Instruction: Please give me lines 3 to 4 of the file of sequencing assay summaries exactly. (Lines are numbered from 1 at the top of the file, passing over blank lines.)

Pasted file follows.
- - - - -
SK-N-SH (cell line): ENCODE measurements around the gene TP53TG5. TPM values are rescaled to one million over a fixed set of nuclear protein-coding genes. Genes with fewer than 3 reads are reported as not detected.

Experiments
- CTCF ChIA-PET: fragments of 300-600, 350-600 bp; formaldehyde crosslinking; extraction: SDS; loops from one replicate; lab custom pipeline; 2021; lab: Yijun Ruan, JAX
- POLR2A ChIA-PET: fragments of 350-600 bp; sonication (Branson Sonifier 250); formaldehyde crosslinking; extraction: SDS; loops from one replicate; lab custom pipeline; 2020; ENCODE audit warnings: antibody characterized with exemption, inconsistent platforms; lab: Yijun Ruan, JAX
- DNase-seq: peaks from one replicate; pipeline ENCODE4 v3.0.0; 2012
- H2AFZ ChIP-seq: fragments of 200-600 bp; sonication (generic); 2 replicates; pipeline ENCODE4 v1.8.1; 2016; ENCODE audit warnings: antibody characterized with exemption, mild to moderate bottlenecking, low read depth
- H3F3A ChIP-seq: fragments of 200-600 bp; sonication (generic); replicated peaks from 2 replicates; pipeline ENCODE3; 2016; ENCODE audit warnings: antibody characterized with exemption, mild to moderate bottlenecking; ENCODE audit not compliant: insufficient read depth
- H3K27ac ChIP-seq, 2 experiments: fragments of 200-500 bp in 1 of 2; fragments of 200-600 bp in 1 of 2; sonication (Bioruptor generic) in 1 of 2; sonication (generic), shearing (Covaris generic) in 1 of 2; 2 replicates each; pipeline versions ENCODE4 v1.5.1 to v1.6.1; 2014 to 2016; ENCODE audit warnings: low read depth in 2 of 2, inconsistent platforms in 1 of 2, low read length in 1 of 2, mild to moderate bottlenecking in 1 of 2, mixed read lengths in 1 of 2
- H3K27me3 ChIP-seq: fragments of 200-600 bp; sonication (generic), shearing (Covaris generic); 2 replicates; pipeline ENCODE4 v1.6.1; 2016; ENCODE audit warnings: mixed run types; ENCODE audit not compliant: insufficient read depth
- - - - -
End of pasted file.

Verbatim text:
- CTCF ChIA-PET: fragments of 300-600, 350-600 bp; formaldehyde crosslinking; extraction: SDS; loops from one replicate; lab custom pipeline; 2021; lab: Yijun Ruan, JAX
- POLR2A ChIA-PET: fragments of 350-600 bp; sonication (Branson Sonifier 250); formaldehyde crosslinking; extraction: SDS; loops from one replicate; lab custom pipeline; 2020; ENCODE audit warnings: antibody characterized with exemption, inconsistent platforms; lab: Yijun Ruan, JAX